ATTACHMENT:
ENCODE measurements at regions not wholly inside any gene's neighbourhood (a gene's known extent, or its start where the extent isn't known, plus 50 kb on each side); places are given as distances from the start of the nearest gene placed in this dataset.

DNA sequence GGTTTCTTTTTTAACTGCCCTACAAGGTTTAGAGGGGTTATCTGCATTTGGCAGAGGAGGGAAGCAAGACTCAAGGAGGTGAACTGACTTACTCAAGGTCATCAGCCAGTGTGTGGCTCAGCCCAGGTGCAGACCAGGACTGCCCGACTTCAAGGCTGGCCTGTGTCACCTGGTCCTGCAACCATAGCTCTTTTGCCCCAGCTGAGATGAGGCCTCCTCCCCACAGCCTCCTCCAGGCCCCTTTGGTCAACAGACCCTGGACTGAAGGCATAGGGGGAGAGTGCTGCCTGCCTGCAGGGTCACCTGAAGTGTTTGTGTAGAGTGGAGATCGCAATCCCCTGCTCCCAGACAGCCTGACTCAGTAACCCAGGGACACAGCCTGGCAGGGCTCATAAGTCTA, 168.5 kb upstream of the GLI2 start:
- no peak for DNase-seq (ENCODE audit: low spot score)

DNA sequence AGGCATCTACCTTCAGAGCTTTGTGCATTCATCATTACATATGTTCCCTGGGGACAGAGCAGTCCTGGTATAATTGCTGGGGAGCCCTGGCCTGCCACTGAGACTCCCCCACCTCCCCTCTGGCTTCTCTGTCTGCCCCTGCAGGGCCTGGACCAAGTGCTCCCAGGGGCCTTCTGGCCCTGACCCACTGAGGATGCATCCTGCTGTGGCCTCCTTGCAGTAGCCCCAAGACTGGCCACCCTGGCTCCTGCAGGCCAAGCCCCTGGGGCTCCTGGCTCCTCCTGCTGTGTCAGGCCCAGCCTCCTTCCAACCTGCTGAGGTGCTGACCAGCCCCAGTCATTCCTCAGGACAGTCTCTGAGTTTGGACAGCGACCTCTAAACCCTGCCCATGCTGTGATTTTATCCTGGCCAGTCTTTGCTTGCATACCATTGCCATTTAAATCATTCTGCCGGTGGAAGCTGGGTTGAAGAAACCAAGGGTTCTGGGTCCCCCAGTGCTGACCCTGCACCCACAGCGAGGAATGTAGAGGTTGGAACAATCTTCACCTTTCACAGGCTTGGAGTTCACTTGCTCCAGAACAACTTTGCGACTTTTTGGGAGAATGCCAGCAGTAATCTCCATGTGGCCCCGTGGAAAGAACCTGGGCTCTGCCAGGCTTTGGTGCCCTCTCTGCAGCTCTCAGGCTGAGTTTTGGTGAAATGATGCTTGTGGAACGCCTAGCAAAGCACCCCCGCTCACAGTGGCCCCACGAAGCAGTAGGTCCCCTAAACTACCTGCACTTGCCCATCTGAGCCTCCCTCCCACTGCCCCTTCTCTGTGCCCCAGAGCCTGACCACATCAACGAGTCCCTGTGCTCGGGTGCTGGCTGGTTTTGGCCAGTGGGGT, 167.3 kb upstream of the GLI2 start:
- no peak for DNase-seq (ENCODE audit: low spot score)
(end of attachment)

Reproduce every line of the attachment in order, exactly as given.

ENCODE measurements at regions not wholly inside any gene's neighbourhood (a gene's known extent, or its start where the extent isn't known, plus 50 kb on each side); places are given as distances from the start of the nearest gene placed in this dataset.

DNA sequence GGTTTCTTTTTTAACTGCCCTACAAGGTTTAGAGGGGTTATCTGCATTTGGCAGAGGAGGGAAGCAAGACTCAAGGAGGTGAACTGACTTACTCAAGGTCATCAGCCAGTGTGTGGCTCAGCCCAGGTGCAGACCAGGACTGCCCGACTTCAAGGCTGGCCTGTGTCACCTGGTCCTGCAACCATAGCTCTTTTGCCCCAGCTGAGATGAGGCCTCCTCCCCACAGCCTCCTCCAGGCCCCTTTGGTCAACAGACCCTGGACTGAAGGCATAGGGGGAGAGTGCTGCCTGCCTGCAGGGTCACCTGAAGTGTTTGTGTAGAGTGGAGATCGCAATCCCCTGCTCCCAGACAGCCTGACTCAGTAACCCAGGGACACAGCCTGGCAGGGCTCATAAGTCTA, 168.5 kb upstream of the GLI2 start:
- no peak for DNase-seq (ENCODE audit: low spot score)

DNA sequence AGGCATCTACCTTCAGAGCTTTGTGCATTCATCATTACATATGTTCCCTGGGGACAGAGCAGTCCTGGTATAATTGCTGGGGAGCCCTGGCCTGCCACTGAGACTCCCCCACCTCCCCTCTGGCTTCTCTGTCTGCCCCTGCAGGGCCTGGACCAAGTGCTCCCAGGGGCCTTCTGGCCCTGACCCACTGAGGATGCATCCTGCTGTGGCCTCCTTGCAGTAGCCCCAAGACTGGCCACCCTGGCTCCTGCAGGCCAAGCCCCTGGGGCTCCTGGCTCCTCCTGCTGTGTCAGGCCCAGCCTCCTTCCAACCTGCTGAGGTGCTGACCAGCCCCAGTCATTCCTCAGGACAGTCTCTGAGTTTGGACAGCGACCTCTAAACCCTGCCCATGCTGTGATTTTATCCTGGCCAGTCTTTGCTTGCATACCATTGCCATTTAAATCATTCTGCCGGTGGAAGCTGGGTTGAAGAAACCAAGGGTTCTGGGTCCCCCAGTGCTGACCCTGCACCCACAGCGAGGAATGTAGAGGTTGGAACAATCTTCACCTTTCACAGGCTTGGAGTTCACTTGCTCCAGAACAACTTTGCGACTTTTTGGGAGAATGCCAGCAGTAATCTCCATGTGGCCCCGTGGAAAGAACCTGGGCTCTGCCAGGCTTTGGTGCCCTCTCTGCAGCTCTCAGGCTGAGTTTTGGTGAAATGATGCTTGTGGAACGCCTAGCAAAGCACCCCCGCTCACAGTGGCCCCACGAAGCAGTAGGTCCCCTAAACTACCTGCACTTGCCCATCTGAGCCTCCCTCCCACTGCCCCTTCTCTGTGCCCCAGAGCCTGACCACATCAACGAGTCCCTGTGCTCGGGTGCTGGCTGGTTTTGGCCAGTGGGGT, 167.3 kb upstream of the GLI2 start:
- no peak for DNase-seq (ENCODE audit: low spot score)